118 Colleges And Universities File “Friend Of Court” Brief To Protest Potential Rollback Of Optional Practical Training

118 COLLEGES AND UNIVERSITIES FILE “FRIEND OF COURT” BRIEF TO PROTEST POTENTIAL ROLLBACK OF OPTIONAL PRACTICAL TRAINING
Loss will harm U.S. economy and undermine leadership in international education

CLICK HERE TO VIEW THE LIST OF AMICI

FOR IMMEDIATE RELEASE
November 25, 2019
Contacts: Jose Magaña-Salgado (jose@presidentsalliance.org)
Rebecca Morgan (rebeccam@nafsa.org)

Washington, D.C.—This past Friday, 118 public and private universities and colleges filed an amicus brief in the Washington Alliance of Technology Workers Union vs. U.S. Department of Homeland Security (Washtech) litigation to defend the long-standing immigration program known as Optional Practical Training and its more recent expansion, STEM OPT (collectively “OPT”). “Experiential learning, such as OPT, is now and has long been, a crucial component of education in this country,” said Miriam Feldblum, Co-Founder and Executive Director, Presidents’ Alliance of Higher Education and Immigration. “The brief and its diverse, wide-ranging list of supporters, representing all sectors of higher education, demonstrate how colleges, universities, and the economy benefit tremendously from OPT. Any rollback of OPT will severely harm international students, the future of American higher education, and economic growth.” 

“Our nation’s economy and educational institutions are undeniably enriched by the presence of talented, diverse, and motivated international students and OPT is a key factor in attracting those very students,” said Esther D. Brimmer, Executive Director and CEO, NAFSA: Association of International Educators. “The U.S. is now in a global competition for international students and scholars. To ensure that we continue to benefit from these individuals and their investments in our communities, we must maintain this time-tested program.”

OPT permits international students studying at colleges and universities in the United States on F-1 status to pursue practical training with a U.S. employer in a position directly related to their course of study. Hundreds of thousands of international students and graduates participate in OPT across the nation each year with over 325k participating in 2017 (the most recent year statistics are available) with 1.5 million participating between 2004 and 2016. As the amicus brief states:

[OPT] is a longstanding government program that permits international students to continue, and deepen, their education by applying the skills and knowledge they learn in the classroom to a professional setting. OPT provides untold benefits for these international students. But, just as critical, being able to provide international students with the opportunities facilitated by OPT gives American institutions of higher education an edge in an increasingly competitive global education market.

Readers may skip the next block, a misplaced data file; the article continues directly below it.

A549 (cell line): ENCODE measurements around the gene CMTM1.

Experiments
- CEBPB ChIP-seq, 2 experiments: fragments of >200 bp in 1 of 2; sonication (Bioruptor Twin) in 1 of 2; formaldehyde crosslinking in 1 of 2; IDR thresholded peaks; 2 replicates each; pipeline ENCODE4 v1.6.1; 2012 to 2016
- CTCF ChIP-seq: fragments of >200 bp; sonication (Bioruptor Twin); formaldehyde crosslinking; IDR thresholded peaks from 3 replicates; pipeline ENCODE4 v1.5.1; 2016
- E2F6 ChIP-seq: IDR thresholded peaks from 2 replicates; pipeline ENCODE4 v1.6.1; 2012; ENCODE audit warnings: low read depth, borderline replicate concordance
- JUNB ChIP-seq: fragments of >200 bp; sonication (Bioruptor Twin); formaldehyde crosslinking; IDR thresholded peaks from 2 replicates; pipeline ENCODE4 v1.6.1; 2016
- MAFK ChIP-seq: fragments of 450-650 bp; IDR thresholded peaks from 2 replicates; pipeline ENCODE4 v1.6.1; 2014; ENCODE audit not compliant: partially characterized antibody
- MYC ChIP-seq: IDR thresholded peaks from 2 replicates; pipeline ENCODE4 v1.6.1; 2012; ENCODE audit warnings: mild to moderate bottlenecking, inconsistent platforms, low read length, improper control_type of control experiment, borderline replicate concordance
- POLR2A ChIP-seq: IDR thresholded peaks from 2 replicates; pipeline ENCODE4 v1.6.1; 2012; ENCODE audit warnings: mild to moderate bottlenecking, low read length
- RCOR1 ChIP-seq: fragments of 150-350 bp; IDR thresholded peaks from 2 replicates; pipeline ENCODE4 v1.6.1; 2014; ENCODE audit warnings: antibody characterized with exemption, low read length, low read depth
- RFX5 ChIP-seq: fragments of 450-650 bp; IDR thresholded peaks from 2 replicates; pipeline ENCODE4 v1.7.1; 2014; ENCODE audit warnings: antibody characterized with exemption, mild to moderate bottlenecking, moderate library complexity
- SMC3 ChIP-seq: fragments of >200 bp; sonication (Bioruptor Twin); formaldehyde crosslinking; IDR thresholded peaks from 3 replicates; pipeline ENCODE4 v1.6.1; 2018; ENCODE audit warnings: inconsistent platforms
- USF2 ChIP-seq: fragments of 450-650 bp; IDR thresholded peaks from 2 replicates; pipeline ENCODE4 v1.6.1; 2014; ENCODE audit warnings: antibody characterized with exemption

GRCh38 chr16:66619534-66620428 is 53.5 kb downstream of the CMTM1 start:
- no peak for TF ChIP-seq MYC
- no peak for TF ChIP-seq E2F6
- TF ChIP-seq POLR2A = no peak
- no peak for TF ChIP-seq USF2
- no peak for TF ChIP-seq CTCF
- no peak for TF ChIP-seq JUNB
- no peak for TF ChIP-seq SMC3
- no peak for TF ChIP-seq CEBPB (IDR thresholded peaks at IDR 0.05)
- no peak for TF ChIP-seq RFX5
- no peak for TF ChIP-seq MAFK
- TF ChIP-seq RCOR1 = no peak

The following are quotes from a select number of the institutions that signed onto the brief:

Alan W. Cramb, President of Illinois Institute of Technology, stated: “In an increasingly competitive global education market, institutions must be able to offer all students the opportunity to pursue real, hands-on technical experience, regardless of country of origin. OPT represents a crucial avenue for international students to apply their education within the U.S. workforce, and a rollback of OPT would significantly hinder the ability of international students to contribute to our nation’s economic engine.”

Michael M. Crow, President of Arizona State University, stated: “Other countries are vigorously competing to attract international students to their institutions. OPT represents an enormous opportunity for our nation’s colleges and universities to be on equal footing with these nations and ensure that international students consider the United States as a potential destination for their higher education. The rollback or end of OPT would serve only to exacerbate the challenge of attracting international students who contribute enormously to the expansion of our knowledge base and help advance our economy.”